Proposed legislation to rewrite the country's higher education system could result in fewer graduate students. » Read More
By: Sarah O'Brien
Two congressional bills revive a tax-bill provision to let parents use 529 savings plan money for home-schooling expenses. » Read More
By: Jessica Dickler
Americans spend more than $15 billion in bank fees even though free checking accounts can actually still be found. » Read More
Some people in public service jobs who believe they're on the path to loan forgiveness actually don't qualify.
The tax overhaul is creating uncertainty on whether workers will pay sufficient taxes in 2018. Pay too little, and you'll owe next year.
The 20 percent deduction for pass-through entities sounds good, but make sure your business qualifies.
In the post-holiday haze, most Americans are struggling to shed pounds and/or debt. Which is worse depends on who you talk to.
One lucky ticket in New Hampshire scored the $570 million Powerball prize, but watch out for the tax bite.
Winners of the $570 million Powerball and $450 million Mega Millions prize should take these steps.
One lucky winner in Florida will take home Friday's jackpot. But taxes take a big bite.
It's almost time to begin filing your 2017 taxes. You'll need these documents to get started.
Some changes could mean better benefits while other provisions ding existing ones.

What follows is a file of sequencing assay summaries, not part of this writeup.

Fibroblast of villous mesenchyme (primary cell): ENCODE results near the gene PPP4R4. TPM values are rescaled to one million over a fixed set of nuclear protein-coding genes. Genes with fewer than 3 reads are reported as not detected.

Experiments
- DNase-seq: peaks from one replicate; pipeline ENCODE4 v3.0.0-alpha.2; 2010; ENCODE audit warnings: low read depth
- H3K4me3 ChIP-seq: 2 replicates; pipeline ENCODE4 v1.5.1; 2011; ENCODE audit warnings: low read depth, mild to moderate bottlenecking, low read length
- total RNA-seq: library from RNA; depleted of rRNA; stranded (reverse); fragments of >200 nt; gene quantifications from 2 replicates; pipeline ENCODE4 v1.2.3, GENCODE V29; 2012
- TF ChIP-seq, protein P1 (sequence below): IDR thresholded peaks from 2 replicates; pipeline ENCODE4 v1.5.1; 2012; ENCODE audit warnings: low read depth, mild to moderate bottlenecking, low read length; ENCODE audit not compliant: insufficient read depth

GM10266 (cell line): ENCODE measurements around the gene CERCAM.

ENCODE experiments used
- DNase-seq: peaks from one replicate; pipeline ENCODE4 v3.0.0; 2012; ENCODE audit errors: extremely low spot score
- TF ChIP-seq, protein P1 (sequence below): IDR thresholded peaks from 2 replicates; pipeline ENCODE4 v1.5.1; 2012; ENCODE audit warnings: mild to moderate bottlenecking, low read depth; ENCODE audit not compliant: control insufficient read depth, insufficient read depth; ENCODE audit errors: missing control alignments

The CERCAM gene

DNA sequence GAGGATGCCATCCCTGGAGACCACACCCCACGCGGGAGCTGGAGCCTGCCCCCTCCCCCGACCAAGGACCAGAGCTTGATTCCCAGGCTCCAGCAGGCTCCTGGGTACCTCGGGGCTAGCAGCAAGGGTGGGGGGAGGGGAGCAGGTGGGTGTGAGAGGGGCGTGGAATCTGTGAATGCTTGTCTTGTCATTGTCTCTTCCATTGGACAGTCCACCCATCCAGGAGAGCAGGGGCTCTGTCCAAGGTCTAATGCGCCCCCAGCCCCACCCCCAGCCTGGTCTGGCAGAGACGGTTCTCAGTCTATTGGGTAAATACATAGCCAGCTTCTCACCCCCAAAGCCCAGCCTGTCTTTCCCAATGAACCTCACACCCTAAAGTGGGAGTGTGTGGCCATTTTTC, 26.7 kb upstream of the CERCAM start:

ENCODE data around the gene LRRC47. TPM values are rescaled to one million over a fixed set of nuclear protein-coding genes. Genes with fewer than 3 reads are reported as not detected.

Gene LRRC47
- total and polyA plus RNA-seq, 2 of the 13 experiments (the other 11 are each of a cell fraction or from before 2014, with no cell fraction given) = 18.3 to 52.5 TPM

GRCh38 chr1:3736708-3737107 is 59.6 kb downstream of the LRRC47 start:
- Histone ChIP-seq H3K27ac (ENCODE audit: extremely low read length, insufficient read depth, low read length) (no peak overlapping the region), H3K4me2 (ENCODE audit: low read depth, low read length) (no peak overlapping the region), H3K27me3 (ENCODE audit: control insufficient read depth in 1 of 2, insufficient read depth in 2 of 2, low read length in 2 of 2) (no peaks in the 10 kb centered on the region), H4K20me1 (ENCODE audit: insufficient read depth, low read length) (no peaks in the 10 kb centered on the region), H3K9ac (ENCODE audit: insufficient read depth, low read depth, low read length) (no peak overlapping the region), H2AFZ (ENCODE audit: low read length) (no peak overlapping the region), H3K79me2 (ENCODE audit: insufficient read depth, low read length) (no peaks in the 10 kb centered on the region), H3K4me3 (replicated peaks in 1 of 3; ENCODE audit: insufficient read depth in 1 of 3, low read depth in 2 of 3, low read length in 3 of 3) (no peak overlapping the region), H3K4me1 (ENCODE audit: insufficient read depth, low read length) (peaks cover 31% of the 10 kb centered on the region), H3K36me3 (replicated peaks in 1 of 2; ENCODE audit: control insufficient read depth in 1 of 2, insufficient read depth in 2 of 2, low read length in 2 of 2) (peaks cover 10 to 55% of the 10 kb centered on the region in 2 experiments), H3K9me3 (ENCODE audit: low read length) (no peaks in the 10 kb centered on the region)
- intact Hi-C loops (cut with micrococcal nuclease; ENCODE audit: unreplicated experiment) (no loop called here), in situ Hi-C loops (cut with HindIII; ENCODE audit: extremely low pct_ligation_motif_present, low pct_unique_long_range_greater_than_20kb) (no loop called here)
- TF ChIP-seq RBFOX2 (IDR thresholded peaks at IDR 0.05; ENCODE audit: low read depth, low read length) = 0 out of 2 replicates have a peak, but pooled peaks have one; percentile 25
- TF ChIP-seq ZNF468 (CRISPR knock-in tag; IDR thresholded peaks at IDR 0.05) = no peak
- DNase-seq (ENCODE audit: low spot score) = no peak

The technical glitch causing duplicate charges is fixed, but it's a good reminder to take steps to avoid a negative account balance.
Bunching up large charitable gifts can help you beat the new standard deduction.
Job searches typically jump in January but this year promises an even greater upswing thanks to a strong economy and very low unemployment.
Wondering where to live in retirement? International Living has you covered.
Americans racked up an average of $1,054 of debt this holiday season. Here's how to pay that off.
These moves could help you reduce your debts and boost your income.
Don't fall for this mistake, which can make all of your retirement savings taxable.
Before going pro, Simmons said it irked him to see his LSU jersey for sale when NCAA rules didn't allow him to profit.
When it comes to who should be in charge of their money, Beyonce said it best: "All the single ladies, now put your hands up."
Boats and RVs that qualify as second homes would no longer get a deduction.
The 2 percent increase in Social Security benefits will go toward paying the Part B premium.
CNBC's Senior Personal Finance Correspondent
Personal Finance Writer
Kelli B. Grant is a writer covering personal finance and consumer spending for CNBC.com.
Lorie Konish is a reporter covering personal finance at CNBC.com.
Personal Finance Writer
Sarah O'Brien reports for CNBC's personal finance team.
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